In his book Zarathustra, Nietzsche has his character Zarathustraboldly tell of a thawing wind which reveals that all is in flux:
“When the water hath planks, when gangways and railings o’erspan the stream, verily, he is not believed who then saith: “All is in flux.”
But even the simpletons contradict him. “What?” say the simpletons, “all in flux? Planks and railings are still OVER the stream!
“OVER the stream all is stable, all the values of things, the bridges and bearings, all ‘good’ and ‘evil’: these are all STABLE!”—
Cometh, however, the hard winter, the stream-tamer, then learn even the wittiest distrust, and verily, not only the simpletons then say: “Should not everything—STAND STILL?”
“Fundamentally standeth everything still”—that is an appropriate winter doctrine, good cheer for an unproductive period, a great comfort for winter-sleepers and fireside-loungers.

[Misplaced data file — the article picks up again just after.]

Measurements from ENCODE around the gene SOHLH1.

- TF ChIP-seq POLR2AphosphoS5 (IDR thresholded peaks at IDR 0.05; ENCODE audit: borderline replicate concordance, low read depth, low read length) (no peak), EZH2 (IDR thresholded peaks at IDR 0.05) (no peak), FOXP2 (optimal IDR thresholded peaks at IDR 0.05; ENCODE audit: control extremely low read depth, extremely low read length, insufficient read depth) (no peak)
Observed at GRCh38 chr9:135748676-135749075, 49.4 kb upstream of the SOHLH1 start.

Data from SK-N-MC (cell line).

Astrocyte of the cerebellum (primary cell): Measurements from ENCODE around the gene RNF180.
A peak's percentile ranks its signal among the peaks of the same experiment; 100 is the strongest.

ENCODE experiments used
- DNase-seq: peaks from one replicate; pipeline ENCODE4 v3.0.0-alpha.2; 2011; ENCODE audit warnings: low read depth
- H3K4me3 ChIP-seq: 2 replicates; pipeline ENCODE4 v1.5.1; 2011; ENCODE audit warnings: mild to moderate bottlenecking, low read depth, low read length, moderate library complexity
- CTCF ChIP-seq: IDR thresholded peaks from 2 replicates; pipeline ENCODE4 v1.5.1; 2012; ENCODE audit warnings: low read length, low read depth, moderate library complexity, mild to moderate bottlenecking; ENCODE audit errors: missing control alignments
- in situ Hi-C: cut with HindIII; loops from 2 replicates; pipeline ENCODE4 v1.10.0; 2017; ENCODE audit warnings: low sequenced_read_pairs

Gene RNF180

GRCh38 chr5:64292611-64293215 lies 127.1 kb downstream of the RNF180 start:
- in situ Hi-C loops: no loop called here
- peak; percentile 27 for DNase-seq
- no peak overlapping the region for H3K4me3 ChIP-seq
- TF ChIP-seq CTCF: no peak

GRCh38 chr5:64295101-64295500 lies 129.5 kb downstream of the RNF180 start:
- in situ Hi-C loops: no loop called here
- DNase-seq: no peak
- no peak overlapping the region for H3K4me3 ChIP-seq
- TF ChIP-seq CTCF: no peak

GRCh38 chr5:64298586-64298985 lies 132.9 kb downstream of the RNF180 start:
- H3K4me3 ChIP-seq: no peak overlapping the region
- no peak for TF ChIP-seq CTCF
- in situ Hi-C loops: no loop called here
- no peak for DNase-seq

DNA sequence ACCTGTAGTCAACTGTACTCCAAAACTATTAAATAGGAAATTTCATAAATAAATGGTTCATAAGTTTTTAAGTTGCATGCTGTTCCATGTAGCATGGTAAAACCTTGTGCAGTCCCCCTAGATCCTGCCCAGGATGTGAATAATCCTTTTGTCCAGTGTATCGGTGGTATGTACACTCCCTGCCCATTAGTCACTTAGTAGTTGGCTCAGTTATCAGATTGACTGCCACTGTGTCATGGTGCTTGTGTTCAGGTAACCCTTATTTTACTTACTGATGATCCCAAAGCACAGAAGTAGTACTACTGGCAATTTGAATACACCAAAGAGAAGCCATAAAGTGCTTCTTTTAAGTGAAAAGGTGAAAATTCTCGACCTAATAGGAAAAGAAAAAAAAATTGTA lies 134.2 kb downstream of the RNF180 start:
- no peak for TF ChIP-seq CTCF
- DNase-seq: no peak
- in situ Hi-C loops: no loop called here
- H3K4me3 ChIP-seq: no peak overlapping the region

“Fundamentally standeth everything still”—: but CONTRARY thereto, preacheth the thawing wind!
The thawing wind, a bullock, which is no ploughing bullock—a furious bullock, a destroyer, which with angry horns breaketh the ice! The ice however—BREAKETH GANGWAYS!
O my brethren, is not everything AT PRESENT IN FLUX? Have not all railings and gangways fallen into the water? Who would still HOLD ON to “good” and “evil”?
“Woe to us! Hail to us! The thawing wind bloweth!”—Thus preach, my brethren, through all the streets!”
But those who think there are unchanging truths, especially truths about good and evil, may argue that it is Zarathustra (and most likely Nietzsche as well) who is the simpleton insofar as his own claim, “all is in flux,” would itself be in flux and thus not true since, while our estimations of the truth changes, the truth itself doesn’t change. To be sure, he cannot hold onto good and evil since he can’t possibly have any moral truth given his claims. But it turns out he cannot hold onto anything that would enable his brethren to “preach” a coherent message of the thawing winds of flux at all.